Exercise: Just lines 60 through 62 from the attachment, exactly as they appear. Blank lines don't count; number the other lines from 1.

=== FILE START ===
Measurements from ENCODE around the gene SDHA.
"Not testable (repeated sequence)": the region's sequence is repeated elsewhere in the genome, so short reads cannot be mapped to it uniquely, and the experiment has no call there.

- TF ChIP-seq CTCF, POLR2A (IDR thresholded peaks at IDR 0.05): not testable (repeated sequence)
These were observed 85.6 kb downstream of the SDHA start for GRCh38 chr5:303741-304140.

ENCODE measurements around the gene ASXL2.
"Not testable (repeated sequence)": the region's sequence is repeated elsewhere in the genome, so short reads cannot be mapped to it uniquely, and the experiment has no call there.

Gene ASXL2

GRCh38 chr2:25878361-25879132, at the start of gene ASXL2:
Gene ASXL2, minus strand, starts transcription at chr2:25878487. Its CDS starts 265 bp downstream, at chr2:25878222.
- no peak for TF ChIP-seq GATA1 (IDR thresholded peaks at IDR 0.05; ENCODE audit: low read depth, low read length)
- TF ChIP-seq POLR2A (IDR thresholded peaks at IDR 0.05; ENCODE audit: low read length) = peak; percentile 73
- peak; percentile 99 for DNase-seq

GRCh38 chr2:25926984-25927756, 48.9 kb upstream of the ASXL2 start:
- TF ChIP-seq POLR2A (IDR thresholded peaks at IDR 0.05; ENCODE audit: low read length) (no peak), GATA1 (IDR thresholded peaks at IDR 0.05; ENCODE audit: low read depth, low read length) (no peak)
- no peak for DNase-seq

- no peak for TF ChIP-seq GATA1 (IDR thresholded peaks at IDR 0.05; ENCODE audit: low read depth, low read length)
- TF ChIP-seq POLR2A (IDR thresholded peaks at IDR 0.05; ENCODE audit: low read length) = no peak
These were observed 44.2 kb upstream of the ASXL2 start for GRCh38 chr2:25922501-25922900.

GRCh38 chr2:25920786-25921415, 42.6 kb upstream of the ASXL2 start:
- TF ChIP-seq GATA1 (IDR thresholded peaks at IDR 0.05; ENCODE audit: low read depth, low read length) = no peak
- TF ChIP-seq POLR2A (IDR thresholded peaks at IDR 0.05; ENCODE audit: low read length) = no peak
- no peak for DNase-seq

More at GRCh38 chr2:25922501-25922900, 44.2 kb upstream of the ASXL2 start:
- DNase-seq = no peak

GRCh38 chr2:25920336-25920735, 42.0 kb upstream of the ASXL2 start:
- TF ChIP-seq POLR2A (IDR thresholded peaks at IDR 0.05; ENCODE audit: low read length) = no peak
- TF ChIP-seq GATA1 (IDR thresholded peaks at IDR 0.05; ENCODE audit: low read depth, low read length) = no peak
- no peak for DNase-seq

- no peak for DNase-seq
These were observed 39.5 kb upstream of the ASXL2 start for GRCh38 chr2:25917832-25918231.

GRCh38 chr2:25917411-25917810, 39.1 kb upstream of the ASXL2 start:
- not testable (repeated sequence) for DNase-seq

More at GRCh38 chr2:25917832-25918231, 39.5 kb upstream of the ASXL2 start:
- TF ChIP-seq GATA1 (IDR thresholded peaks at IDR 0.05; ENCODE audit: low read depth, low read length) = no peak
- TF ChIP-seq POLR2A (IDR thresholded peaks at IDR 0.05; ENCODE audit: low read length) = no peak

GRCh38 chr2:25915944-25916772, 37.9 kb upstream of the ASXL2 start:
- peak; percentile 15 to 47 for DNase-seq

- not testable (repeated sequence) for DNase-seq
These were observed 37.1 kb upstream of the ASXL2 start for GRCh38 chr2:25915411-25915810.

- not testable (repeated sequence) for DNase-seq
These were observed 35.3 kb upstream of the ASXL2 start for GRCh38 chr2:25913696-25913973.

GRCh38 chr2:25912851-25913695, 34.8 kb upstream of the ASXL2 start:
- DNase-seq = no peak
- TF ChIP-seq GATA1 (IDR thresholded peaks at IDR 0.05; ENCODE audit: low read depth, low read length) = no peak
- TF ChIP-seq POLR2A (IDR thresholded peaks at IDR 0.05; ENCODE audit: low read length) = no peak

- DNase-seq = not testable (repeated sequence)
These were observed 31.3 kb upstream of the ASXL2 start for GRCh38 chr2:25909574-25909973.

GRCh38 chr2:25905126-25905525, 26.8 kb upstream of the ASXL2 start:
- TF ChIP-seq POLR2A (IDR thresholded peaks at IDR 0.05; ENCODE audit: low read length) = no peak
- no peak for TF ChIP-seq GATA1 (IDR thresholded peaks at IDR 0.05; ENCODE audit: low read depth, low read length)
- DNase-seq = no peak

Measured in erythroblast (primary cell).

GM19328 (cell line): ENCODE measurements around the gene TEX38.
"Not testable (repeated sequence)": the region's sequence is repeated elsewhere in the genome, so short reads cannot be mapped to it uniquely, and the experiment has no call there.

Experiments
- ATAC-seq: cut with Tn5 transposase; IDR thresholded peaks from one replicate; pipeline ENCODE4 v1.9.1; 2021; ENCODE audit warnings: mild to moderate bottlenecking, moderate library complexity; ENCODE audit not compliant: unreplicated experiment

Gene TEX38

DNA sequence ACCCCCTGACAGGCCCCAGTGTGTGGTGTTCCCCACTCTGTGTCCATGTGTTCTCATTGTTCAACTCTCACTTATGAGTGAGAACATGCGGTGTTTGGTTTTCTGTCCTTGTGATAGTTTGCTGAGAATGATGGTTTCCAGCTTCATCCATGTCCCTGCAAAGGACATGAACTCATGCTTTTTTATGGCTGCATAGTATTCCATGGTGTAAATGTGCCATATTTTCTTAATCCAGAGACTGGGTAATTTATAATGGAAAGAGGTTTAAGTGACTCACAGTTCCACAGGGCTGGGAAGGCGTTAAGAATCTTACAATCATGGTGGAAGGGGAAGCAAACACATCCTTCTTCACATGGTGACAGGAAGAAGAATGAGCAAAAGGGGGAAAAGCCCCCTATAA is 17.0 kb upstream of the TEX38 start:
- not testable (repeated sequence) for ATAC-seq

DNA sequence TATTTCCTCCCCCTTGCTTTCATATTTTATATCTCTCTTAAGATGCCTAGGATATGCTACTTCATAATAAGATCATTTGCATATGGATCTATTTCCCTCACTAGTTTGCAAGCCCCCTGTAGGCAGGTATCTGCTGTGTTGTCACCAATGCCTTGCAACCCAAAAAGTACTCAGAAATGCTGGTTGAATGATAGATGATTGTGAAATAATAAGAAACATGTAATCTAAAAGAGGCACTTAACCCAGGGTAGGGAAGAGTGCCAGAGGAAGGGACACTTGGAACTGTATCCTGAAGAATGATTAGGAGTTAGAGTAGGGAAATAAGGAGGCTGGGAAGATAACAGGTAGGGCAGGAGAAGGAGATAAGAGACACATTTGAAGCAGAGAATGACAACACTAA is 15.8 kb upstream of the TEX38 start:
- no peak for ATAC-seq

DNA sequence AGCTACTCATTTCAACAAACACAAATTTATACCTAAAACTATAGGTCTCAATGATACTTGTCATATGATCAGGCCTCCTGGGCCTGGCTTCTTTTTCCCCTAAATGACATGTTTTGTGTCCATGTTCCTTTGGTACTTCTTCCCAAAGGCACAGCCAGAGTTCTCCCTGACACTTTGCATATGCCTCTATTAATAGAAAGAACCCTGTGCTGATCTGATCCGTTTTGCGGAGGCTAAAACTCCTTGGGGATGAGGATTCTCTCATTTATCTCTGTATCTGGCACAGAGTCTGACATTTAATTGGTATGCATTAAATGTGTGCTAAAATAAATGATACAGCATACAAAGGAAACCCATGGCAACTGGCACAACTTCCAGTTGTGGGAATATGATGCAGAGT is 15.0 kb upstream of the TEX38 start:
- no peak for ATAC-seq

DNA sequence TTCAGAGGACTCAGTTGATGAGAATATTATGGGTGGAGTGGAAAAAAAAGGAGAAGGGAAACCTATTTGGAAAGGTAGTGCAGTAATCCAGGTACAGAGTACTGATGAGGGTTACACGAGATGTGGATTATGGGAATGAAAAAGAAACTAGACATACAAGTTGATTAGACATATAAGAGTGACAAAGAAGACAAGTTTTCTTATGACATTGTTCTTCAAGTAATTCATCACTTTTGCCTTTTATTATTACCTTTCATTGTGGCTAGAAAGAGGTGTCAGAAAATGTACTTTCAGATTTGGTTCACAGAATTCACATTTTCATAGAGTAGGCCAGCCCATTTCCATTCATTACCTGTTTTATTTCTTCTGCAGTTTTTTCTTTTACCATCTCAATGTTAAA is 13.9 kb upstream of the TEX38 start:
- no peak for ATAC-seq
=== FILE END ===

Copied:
DNA sequence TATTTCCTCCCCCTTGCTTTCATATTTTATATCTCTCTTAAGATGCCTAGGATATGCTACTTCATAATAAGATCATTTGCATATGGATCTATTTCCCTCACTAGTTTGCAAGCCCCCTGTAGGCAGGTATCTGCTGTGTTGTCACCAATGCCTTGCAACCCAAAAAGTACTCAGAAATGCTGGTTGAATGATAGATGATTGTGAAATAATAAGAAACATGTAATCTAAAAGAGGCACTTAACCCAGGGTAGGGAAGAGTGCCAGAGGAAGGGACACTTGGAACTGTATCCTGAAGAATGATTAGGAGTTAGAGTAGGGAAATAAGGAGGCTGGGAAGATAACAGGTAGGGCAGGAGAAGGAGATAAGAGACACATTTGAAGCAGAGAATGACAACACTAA is 15.8 kb upstream of the TEX38 start:
- no peak for ATAC-seq

DNA sequence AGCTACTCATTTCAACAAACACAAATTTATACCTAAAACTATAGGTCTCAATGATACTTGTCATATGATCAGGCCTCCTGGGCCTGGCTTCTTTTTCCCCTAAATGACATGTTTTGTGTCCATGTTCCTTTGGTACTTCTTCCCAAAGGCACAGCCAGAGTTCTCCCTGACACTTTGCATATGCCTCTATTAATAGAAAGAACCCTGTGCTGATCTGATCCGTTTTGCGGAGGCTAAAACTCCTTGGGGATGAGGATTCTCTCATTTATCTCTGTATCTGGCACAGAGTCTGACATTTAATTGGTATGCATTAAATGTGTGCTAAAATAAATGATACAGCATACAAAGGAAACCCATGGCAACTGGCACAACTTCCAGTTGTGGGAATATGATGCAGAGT is 15.0 kb upstream of the TEX38 start: